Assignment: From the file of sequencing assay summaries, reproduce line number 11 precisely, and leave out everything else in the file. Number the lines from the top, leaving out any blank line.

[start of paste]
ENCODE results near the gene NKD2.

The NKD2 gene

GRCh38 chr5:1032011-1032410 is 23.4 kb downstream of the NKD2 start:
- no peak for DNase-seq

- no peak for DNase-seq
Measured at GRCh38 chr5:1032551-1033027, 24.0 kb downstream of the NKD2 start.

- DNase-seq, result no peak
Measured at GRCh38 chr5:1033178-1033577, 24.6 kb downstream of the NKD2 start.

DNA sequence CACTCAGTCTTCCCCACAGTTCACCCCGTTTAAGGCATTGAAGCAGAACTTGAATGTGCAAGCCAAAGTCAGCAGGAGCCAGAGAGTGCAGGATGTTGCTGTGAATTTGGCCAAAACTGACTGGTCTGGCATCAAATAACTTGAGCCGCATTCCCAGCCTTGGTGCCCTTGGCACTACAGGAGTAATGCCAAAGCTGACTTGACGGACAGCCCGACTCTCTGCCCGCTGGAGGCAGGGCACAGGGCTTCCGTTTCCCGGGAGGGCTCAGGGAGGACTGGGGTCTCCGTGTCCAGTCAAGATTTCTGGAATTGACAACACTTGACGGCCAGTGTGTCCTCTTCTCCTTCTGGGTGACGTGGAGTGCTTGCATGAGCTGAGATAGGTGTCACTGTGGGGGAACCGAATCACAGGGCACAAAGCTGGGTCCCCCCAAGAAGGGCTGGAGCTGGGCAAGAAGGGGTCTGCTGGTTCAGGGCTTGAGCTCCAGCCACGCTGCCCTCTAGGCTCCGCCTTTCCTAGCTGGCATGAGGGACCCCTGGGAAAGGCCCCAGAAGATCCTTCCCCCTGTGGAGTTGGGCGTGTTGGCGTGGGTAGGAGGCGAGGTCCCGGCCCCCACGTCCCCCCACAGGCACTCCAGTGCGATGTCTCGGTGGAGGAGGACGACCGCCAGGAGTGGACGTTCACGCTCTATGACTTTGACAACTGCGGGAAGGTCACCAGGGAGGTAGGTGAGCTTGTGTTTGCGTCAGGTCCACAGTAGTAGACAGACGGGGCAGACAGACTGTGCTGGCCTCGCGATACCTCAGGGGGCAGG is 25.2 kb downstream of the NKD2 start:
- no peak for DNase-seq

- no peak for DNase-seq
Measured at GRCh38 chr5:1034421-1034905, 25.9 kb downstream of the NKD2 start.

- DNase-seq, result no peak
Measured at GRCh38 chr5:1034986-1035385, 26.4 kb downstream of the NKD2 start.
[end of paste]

- no peak for DNase-seq